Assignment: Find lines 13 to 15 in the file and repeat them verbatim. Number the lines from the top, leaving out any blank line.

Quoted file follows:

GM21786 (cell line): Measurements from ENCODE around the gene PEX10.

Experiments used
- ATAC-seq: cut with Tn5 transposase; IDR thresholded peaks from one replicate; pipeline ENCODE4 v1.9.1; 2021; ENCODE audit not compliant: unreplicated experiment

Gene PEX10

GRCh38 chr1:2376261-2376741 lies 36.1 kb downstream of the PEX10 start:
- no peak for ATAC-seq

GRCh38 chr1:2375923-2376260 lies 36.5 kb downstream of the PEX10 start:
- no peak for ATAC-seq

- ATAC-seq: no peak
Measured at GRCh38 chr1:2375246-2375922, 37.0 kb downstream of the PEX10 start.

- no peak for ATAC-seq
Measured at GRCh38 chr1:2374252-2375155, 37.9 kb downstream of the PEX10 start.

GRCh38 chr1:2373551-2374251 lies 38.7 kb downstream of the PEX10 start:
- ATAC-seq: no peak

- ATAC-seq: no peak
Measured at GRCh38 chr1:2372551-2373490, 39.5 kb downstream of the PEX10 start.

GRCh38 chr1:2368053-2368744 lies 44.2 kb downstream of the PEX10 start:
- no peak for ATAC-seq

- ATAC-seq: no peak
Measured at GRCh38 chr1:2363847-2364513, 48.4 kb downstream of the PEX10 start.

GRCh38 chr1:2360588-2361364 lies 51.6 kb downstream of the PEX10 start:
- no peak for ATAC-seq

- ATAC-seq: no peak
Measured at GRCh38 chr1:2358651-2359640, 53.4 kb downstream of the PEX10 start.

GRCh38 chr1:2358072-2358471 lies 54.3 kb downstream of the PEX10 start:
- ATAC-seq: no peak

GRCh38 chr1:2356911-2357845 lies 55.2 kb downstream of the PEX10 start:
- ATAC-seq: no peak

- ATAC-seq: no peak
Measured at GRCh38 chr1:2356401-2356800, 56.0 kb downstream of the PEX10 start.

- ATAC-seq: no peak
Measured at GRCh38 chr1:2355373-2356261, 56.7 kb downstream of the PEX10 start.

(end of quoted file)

GRCh38 chr1:2373551-2374251 lies 38.7 kb downstream of the PEX10 start:
- ATAC-seq: no peak

- ATAC-seq: no peak